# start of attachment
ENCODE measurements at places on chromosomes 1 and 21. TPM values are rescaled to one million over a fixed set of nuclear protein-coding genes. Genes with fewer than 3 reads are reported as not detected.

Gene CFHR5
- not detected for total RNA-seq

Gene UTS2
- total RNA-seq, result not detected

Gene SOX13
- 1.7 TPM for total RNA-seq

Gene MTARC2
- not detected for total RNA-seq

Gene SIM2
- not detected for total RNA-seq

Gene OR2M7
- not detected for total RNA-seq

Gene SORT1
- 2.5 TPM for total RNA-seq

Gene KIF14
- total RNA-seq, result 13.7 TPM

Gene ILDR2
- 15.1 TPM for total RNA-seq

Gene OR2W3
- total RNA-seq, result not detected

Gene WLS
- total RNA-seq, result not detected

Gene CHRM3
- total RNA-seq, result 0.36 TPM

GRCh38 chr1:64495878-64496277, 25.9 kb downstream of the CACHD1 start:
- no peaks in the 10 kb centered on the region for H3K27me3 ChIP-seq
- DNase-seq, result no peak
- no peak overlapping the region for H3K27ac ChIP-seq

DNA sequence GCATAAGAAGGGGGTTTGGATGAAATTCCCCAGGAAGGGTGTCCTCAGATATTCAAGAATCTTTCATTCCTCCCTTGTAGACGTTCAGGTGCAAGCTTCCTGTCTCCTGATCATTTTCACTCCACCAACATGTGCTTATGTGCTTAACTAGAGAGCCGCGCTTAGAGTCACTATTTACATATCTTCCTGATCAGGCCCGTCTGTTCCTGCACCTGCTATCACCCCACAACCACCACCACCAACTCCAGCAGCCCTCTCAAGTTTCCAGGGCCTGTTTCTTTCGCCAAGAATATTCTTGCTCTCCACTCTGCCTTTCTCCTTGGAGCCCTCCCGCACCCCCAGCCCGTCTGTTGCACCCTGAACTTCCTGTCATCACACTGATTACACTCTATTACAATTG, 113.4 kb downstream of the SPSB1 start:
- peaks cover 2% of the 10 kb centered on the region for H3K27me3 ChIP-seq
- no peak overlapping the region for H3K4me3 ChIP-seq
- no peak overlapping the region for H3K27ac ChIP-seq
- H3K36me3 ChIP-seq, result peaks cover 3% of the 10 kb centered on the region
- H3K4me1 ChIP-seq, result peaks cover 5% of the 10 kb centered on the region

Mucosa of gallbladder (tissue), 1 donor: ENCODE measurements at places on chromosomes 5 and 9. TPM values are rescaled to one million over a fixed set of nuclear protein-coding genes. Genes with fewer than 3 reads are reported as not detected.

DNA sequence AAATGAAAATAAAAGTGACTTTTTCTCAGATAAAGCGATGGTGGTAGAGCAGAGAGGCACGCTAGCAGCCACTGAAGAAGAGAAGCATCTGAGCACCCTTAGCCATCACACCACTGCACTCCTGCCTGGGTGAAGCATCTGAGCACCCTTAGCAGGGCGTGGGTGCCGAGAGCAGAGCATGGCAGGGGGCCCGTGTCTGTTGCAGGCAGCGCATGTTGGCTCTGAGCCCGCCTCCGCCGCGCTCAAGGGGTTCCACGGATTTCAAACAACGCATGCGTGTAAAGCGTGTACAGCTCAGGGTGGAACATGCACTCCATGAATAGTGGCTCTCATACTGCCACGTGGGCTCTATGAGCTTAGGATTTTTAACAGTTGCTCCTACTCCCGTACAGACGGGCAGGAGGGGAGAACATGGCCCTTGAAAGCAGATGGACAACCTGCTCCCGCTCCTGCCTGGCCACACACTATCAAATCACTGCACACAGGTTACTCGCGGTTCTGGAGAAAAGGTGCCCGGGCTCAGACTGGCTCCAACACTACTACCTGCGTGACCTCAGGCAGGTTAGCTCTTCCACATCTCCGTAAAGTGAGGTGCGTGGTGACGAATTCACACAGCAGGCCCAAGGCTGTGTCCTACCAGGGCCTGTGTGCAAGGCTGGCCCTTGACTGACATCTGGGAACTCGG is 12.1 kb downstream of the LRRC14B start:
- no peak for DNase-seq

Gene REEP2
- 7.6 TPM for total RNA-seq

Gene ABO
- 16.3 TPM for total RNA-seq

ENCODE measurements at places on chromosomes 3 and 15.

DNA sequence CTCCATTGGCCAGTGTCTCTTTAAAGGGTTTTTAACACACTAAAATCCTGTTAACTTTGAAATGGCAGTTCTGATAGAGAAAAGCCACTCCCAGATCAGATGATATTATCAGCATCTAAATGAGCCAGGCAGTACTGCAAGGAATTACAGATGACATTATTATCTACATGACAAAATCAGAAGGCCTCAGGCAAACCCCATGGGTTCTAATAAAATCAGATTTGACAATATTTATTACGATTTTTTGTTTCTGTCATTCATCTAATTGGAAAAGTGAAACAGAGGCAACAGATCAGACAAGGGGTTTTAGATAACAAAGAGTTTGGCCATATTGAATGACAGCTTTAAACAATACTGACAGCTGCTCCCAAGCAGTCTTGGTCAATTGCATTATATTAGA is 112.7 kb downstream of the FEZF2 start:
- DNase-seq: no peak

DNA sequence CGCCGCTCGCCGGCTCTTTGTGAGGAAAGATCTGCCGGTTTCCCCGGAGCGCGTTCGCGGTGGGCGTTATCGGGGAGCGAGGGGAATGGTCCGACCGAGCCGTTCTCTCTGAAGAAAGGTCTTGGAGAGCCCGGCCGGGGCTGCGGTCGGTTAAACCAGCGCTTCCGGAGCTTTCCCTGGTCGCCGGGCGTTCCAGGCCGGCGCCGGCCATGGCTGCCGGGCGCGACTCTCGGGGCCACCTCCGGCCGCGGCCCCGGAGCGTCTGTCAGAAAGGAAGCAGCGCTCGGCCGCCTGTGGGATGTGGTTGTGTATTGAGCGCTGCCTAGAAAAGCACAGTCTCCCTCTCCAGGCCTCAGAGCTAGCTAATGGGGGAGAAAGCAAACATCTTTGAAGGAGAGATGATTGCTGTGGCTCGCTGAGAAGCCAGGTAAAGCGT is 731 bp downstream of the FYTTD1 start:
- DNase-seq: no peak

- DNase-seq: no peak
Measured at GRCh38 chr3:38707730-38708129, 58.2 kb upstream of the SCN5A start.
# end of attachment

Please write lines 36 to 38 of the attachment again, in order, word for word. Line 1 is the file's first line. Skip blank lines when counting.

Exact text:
Mucosa of gallbladder (tissue), 1 donor: ENCODE measurements at places on chromosomes 5 and 9. TPM values are rescaled to one million over a fixed set of nuclear protein-coding genes. Genes with fewer than 3 reads are reported as not detected.

DNA sequence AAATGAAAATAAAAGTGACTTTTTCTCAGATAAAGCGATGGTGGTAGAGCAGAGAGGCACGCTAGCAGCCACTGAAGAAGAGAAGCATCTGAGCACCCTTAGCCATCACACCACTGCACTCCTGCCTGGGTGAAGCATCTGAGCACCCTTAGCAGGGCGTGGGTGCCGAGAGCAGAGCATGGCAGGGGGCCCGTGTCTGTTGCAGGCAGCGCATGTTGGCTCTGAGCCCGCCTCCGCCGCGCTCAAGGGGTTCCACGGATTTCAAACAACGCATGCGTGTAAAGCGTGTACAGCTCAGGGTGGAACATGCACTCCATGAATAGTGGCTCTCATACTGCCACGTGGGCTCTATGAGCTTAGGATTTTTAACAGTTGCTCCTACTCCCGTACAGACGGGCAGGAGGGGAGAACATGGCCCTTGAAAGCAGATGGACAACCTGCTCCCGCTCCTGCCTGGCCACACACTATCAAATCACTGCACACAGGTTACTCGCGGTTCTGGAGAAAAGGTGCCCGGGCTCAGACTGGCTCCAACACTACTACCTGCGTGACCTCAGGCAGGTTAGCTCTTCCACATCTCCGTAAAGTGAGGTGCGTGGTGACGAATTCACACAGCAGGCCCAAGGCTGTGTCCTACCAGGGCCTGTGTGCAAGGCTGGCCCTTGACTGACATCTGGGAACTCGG is 12.1 kb downstream of the LRRC14B start:
- no peak for DNase-seq